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Lost Pyramid, lost era, lost games
Lost Pyramid, lost era, lost games
Truth is, I scarcely remember Scarab of Ra in any great detail. I haven’t played it for, ooh, at least fifteen years. It’s a game I first encountered on a childhood friend’s old black-and-white Macintosh. I couldn’t tell you which model. I only recall the beautiful, intricate and clean monochrome art of games like the brilliant Glider and Dark Castle.
What really stuck with me, though, was Semicolon Software’s Scarab of Ra, an extremely simplistic roguelike that sees the player, as an archaeology student, venture into the Great Pyramid of Ra armed only with a lantern and some scran. Possibly sandwiches, it’s unclear. In any case, it isn’t really anything to write home about; it’s a fundamentally basic maze game with some rudimentary encounters – use bullwhips and nets to non-violently restrain hostile creatures! – and resource management – moving slowly consumes more of your rations and lantern oil, but moving too fast puts you at risk of waking sleeping animals and blundering into traps! Dangerous Mummies also stalk the pyramid, causing death and decay on touch. The aim of the game is to locate the titular Scarab, as well as Ra’s Staff and Crown, before reaching the exit and making your escape.
There’s next-to-nothing to it, but I didn’t care. Scarab of Ra inflamed my burgeoning imagination. I designed sequel after sequel to the game, drawn with a Paper Mate biro on A4 printing paper, taking inspiration from the other formative games of my youth; later Scarab of Ra sequels I contrived borrowed elements of Kemco’s Garfield Game Boy game*, Ocean’s Addams Family SNES game and eventually Castlevania: Aria of Sorrow. It didn’t matter that the game was basic as they come – it got me by the cerebral short n’ curlies and stoked the fire of creativity in me.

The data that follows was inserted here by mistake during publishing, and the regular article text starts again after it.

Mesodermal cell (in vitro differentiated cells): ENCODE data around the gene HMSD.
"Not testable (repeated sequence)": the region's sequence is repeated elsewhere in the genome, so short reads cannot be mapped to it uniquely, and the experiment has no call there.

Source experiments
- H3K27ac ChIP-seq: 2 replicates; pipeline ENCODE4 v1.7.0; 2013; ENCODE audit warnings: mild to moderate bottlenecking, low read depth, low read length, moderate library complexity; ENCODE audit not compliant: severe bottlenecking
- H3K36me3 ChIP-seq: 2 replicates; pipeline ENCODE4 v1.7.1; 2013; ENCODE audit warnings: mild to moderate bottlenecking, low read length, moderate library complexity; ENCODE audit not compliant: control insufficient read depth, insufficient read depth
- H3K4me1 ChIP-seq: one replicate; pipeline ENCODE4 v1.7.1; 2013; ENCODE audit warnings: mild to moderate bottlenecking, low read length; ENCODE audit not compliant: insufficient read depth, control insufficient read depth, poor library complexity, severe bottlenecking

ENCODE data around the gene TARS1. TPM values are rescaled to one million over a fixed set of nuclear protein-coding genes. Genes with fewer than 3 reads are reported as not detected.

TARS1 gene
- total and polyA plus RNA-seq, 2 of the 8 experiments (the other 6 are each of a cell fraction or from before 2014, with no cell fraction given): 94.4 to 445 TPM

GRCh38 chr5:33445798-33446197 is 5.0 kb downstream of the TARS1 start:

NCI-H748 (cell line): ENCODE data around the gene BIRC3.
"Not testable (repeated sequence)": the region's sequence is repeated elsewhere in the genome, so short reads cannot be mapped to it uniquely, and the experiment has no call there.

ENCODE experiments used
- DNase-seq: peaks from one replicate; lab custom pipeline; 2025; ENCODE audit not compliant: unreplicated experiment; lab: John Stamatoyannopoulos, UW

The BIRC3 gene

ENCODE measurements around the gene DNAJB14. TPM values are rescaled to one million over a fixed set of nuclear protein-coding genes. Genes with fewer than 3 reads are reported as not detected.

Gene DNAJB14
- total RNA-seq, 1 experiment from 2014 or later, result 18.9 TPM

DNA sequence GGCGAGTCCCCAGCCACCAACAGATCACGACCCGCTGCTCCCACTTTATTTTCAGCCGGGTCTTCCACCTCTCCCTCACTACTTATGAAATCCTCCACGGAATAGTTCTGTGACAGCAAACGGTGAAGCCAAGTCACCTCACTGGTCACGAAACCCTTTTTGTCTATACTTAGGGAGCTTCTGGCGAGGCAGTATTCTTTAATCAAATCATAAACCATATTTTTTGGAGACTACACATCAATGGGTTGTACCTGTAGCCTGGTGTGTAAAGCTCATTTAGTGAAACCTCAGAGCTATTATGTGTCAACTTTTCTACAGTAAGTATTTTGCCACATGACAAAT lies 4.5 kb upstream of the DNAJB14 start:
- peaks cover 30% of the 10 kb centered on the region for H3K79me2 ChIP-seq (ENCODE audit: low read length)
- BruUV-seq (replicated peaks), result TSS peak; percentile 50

Those old Macintosh games are a bit of a lost world, for me. I never owned a Mac computer, but a few of my friends did and it’s through them I was able to discover now-seemingly-unplayable shareware obscurities like Happy Weed (a drug-themed Pac-Man clone) Barney Carnage (slaughter droves of Barney the Dinosaur clones), Snavely! (a two-player Snake-esque game in which you and a friend repeatedly make love to one another to produce eggs), Mortal Pongbat (a ludicrously fun Pong game in which you can fire lasers at the opponent’s bat to make holes in it) and Quest of Yipe! (a primitive Ultima-like that nonetheless consumed hours of our collective lives). Certainly some of the classics from this era were also available on PC – Abuse, Monkey Island, Lemmings etc – but by and large, this seemingly hobbyist selection of games has been lost to me.
Those old MacWorld magazine demo discs were like the Wild West; acres of bizarre shareware, much of which consisted of clones like Bub & Bob (Bubble Bobble, obviously) and the wonderful Mario Bros rip-off Bonkheads (which is available on PC), but were also populated with miscellaneous, one-off brilliance like Spin Doctor and Snood. The real kicker, though, was spotting Scarab of Ra in the line-up years later and enthusiastically encouraging my friend to boot it up, much to his bemusement. But there I was, in the late 90s, delighted to be playing a monochromatic dungeon crawler again. Because sometimes it doesn’t matter how good or bad a game is, only that you played it at the right time.
I tried to get a Mac emulator going recently so I could play Scarab of Ra and the others again, but had no luck. Near as I could tell, there’s no DosBox equivalent for old Macintosh software. You can play it in your browser, but it’s not the same.
*Which, for god’s sake, is now near-impossible to Google thanks to a HI-LARIOUS new “Garfield Gameboy’d” project which – in a fit of spontaneous and incredible originality – depicts Garfield as an eldritch monstrosity! I know! How clever and creative, eh? (Homer Simpson voice) Oh, by the way, I was being sarcastic.